The idea of Ectogenesis (artificial womb technology) has been with us since the 1920s. Its implications have been discussed in Brave New World and even the Matrix. The purpose of this article isn’t to predict the viability of this technology but to highlight the feminist response. The evolution of this technology began to gain momentum about twenty years ago and the feminist response has been quite amusing. Some feminists like Shulamith Firestone believed that anything which would free women from reproduction ought to be welcomed. Soraya Chemaly writes:
In her seminal work, The Dialectic of Sex, written in 1970, Shulamith Firestone argued that inequality between genders, and women’s virtual imprisonment in the home, was the direct result of biological reproductive differences and women’s correlating investments in mothering. For her, ectogenesis, accompanied by revolutionary social changes, was the way to free women from the tyranny of their own biology put in the employ of patriarchal structures, including the traditional family. She noted that, so far, these technical and social changes have been impeded by medicine’s domination by men, who have no vested interest in upsetting the traditional status quo. (Emphasis mine)
It is remarkable that feminists who wage war against their own female biology should have the temerity to brand others “misogynists”, but that is the subject for another post. Nevertheless, we must give Firestone credit for remaining faithful to the tenets of her ideology, demented as it may very well be. Other feminists have responded with great alarm that this technology (when fully developed) would result in the obsolescence of women.
From the same article:
Prominent feminists and activists, including Andrea Dworkin and Janice Raymond, have concluded that not only will women be further marginalized and oppressed by this eventuality, but they will become obsolete.
Fertility, and the ability to be the species’ reproductive engine, are virtually the only resources that women collectively control, they argue. And, although women do have other “value” in a patriarchal society–child rearing, for example–gestation remains, worldwide, the most important. Even in the most female-denigrating cultures women are prized, if only, for their childbearing. If you take that away, then what? This technology becomes another form of violence.
The irony here is delicious. The same feminists that have been broadcasting that “women need men like fish need bicycles” have reduced the worth of women to their reproductive function. You would think that feminists would have greater faith in their sisters’ ability to compete with men on equal footing, but clearly this isn’t the case. Perhaps feminists aren’t as disconnected from reality as we may previously have thought. Dworkin in her own words:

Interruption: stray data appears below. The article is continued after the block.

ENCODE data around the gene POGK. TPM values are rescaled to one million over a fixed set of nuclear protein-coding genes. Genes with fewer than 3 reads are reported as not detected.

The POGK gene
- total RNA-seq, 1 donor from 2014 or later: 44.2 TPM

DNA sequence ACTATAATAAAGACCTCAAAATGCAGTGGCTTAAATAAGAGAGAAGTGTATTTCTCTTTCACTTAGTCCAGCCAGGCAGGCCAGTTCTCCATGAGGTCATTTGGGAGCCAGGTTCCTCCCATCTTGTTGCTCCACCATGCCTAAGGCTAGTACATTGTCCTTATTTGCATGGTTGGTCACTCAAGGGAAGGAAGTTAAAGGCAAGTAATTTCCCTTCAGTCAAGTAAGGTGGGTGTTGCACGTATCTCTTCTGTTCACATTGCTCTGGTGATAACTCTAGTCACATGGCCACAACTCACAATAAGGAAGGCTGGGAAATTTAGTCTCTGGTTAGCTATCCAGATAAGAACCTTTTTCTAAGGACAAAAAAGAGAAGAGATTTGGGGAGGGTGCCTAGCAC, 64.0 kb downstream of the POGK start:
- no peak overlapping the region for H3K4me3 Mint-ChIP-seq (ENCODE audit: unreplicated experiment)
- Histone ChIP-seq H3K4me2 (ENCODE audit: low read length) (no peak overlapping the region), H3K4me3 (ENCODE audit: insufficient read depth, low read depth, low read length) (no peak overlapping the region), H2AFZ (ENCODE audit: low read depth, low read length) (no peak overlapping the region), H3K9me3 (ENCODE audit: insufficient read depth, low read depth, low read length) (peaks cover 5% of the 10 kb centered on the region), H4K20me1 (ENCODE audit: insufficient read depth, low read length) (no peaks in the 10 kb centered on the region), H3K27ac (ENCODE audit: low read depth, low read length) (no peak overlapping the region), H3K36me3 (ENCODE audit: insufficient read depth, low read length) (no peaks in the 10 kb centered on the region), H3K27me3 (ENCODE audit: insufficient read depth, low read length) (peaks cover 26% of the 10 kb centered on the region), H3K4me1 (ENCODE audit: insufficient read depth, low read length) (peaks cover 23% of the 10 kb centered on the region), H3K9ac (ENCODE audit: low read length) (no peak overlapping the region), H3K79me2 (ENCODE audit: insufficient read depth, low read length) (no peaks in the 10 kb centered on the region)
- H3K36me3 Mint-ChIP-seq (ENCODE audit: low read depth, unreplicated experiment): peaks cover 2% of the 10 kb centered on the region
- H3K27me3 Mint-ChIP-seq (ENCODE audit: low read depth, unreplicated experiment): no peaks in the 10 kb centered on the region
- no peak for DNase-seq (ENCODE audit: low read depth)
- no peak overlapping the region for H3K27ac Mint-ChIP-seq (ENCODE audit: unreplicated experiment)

Women already have the power to eliminate men and in their collective wisdom have decided to keep them. The real question now is, will men, once the artificial womb is perfected, want to keep women around?
Australian sociologist Robyn Rowland has argued that the creation of artificial wombs would spell the end of women’s innate power.
“We may find ourselves without a product of any kind with which to bargain,” she writes. “We have to ask, if that last power is taken and controlled by men, what role is envisaged for women in the new world? Will women become obsolete?”
I have my doubts regarding the authenticity of the Dworkin quote, but if she indeed did utter those words a few comments are in order. Perhaps women in their “Collective Wisdom” realize that “keeping men around” entail certain advantages such as lifetime alimony, child support, and a host of other welfare handouts exclusively targeted to women courtesy of the male taxpayer. It would also mean that men would continue doing the heavy lifting that allows women the comfort and security to denounce men as oppressors.
I suspect the real threat that ectogenesis poses is that it threatens to unravel women’s parasitic relationship with men in modern society. HL Mencken famously predicted that gender equality would cause women to lose “their old power to obtain special privileges by sentimental appeals. Men, facing them squarely, will consider them anew, not as romantic political and social invalids, to be coddled and caressed, but as free competitors in a harsh world. When that reconsideration gets under way there will be a general overhauling of the relations between the sexes, and some of the fair ones, I suspect, will begin to wonder why they didn’t let well enough alone. “
We know that this prophecy has not come to pass as women have selectively dismantled those areas of patriarchy that regulate their behaviour and hypergamy, whereas choosing to keep those aspects that coddle and protect their interests. I haven’t heard a single feminist complain about the gender inequality in criminal sentencing. Women demand the benefits of socio/political autonomy while rejecting any responsibility that ought to go with it.
Women’s reproductive function has historically earned them the special privilege of becoming the “protected sex” whereas men have always been the “disposable sex”. Ectogenesis threatens to take us one step closer towards realizing Mencken’s prediction and several steps closer towards rendering women the “disposable sex” for the first time in the history of our species. It is this latter prospect that terrifies the handful of women that have thought the issue through. Outside of reproduction, women serve no real net benefit to our species. We don’t need them to build bridges or lay down underwater cables in the ocean. We don’t need them to design technology nor write the programs that govern that technology’s behaviour.
Feminists are correct in assuming that Ectogenesis (if it ever does become viable)will allow men to divorce women on a species wide level, but only this time, women aren’t getting the kids.